Bibliographic data

Willems, Emilio: Brasil. Editorial Fournier; Instituto Panamericano de Geografía e Historia(ed.) Programa de historia de América. Mexico City: 10th ed.; repr. [10. Aufl.; Nachdr.], 1953, 108–109.

"Indigenous cultural elements adopted by the settlers of European origin"

[p. 108]


List of the cultural indigenous elements that were adopted by the settlers of European origin:

Slash-and-burn agriculture .

The collection of wild plants as food (Amazon).

Edible plants such as manioc, sweet potato, yam, tannia, mangarito, pine, papaya, jabuticaba, cashew, plantain, pepper, nuts, almonds [...]

Wild plants used for the production of objects such as mats, ropes, fishing line, nets, rooves, walls, baskets a , hats etc. Examples: Tucum, typha, justicia pectoralis, […].

Dugout canoes .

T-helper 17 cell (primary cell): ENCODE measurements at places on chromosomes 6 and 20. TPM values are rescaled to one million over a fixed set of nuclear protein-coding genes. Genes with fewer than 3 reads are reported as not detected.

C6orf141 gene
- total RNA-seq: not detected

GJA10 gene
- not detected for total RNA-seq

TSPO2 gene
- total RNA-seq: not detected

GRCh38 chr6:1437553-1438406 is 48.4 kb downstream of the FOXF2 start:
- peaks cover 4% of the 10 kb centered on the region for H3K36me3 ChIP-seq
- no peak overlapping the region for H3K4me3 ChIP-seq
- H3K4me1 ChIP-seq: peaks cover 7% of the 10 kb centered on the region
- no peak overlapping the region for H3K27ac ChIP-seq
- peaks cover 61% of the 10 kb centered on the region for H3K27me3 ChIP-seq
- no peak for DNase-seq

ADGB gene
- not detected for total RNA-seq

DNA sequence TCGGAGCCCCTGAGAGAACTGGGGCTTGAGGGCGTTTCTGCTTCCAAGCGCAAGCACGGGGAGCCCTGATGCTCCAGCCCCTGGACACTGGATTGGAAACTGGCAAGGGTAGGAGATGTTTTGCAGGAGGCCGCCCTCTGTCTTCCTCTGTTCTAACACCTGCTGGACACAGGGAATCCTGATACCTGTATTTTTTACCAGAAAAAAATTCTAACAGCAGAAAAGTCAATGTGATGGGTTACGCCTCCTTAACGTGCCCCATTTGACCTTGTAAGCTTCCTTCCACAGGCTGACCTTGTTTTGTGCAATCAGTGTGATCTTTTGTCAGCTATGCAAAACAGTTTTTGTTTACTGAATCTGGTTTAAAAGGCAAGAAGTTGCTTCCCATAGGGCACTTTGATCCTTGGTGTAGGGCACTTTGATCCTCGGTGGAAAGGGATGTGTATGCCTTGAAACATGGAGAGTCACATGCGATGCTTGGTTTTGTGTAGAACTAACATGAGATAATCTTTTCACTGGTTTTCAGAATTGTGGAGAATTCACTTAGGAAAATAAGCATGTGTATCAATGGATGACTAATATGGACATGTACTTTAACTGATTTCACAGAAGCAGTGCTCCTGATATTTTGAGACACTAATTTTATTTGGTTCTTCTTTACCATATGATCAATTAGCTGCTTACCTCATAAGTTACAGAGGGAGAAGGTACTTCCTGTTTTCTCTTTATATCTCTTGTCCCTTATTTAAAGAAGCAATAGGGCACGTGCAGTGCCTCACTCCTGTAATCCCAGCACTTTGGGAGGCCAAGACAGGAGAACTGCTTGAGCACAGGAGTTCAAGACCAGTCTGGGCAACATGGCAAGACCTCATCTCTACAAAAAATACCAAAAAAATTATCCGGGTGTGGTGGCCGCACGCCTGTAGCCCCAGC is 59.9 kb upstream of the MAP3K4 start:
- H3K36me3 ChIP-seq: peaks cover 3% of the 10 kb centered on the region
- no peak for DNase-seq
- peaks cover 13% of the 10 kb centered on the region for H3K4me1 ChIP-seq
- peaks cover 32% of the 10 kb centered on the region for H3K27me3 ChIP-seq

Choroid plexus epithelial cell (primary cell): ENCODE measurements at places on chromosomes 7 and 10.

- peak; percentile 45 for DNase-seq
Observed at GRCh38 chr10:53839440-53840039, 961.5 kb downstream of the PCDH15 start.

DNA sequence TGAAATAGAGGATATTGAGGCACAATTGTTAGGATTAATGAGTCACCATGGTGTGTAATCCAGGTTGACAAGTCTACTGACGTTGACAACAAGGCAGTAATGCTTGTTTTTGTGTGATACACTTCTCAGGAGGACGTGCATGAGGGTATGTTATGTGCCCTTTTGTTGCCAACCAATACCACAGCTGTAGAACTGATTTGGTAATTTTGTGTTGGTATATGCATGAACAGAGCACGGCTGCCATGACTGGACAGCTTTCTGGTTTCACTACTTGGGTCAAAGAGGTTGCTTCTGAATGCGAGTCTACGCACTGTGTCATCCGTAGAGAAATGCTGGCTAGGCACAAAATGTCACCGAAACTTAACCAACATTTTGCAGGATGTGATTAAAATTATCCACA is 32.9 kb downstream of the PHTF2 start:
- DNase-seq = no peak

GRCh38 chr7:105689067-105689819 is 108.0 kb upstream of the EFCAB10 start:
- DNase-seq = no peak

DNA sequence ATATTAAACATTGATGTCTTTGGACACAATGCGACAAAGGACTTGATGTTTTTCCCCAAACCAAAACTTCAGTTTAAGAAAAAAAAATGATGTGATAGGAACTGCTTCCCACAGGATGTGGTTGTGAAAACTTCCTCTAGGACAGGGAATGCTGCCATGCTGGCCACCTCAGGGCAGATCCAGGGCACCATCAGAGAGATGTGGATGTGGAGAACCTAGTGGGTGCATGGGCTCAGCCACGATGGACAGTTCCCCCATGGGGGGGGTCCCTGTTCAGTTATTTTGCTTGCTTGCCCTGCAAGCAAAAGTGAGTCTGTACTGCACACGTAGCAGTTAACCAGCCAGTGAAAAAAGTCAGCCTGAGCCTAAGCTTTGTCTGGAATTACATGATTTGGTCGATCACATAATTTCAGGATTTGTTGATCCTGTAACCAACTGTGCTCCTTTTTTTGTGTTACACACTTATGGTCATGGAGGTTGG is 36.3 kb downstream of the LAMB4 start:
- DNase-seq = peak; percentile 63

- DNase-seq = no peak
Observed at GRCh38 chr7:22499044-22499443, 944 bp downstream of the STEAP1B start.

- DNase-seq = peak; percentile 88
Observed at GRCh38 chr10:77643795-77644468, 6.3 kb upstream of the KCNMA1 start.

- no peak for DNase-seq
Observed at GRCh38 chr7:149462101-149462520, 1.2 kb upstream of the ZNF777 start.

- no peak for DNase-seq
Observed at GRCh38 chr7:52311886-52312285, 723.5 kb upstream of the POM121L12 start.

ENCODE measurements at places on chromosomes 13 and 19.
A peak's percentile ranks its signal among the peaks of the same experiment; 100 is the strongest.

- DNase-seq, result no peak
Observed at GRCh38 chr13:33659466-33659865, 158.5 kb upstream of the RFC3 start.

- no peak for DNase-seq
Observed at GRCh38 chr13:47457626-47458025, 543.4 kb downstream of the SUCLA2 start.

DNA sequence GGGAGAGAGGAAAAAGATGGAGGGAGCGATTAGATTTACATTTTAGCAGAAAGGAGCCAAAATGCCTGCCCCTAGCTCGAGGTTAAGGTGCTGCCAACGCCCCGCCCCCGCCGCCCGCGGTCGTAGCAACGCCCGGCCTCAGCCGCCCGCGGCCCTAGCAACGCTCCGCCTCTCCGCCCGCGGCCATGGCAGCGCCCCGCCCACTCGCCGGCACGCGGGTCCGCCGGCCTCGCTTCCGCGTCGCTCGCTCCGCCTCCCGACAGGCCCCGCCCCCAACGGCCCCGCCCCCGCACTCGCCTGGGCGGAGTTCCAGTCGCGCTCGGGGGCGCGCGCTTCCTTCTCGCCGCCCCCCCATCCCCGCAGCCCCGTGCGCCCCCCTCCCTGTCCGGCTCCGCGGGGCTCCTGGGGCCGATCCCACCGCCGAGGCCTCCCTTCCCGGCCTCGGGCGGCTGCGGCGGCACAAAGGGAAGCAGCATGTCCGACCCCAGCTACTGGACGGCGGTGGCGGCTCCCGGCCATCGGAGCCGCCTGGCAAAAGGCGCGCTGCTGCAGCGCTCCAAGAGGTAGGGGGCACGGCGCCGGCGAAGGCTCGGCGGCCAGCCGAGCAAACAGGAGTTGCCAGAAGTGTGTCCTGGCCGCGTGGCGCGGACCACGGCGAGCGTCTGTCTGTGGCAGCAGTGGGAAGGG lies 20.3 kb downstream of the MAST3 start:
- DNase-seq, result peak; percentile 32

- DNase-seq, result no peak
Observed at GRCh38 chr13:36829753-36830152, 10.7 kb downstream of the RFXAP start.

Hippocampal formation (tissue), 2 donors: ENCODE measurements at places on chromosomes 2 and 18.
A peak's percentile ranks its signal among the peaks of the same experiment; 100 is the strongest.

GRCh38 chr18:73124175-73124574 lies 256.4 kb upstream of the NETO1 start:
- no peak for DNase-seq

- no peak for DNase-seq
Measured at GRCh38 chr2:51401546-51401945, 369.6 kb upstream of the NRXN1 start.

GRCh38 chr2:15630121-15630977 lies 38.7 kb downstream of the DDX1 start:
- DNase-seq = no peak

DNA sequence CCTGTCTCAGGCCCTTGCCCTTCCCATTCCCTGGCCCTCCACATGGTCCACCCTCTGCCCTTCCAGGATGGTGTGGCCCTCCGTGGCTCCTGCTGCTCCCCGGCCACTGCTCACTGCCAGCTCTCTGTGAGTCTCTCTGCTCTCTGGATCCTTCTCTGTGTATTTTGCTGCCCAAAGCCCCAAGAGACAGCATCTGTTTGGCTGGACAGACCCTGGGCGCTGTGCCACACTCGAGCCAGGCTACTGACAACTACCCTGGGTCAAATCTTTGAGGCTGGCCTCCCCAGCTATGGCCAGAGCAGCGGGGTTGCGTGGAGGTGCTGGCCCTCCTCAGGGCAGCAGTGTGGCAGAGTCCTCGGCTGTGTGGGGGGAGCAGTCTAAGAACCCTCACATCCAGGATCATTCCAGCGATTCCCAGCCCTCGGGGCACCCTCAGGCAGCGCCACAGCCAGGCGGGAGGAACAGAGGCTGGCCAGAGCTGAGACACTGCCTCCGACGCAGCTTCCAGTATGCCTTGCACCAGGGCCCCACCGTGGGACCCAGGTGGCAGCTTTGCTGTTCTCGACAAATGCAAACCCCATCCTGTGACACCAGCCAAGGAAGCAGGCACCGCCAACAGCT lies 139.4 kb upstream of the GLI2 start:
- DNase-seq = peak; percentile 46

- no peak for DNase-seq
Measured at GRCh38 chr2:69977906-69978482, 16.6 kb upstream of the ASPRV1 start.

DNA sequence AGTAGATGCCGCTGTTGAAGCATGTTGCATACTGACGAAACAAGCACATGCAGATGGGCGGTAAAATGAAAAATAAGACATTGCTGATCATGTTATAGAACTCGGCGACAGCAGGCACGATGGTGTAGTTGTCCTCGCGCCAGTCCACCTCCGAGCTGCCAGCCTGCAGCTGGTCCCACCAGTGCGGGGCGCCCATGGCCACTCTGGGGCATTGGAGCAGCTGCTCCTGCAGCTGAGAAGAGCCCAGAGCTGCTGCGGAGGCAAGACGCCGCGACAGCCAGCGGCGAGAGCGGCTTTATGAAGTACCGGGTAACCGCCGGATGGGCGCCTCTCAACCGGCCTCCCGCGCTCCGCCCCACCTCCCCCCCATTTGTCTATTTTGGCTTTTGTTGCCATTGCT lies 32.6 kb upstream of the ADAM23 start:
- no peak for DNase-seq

Tipití , or manioc presses.

Manioc flour , fermented or normal.

Beijú , or manioc flour cake.

Use of manioc juice for the preservation and preparation of certain dishes.

Fishing poisons , especially timbó.

The mutirão , a form of neighbourly support for certain kinds of labour.

Indigenous shamanism (Amazon) with the healing practices of massage, suction, and of the inhalation of smoke.

The notion of the panema , a magical power that invades the body and brings misfortune.

Mythical creatures like the Saci (an evil dwarf) […]

[p. 109]


There is no doubt that these elements joined neo-Brazilian culture in the colonial period. The large scale racial mixing of Portuguese and Indian people probably contributed to the cultural hybridisation.

Depending on the density of the Indian population, its cultural development, and the nature of the contacts that it established with the Portuguese, the distribution of the indigenous legacy within neo-Brazilian culture varies. It is omnipresent in the Amazon region, but scarce in the metropolitan areas of the south. There are, however, in all rural areas of Brazil, certain cultural aspects that are distinctly indigenous, most notably of course the cultivation and use of manioc.


[a] Translator’s note: Balaio and cesto both denote baskets.


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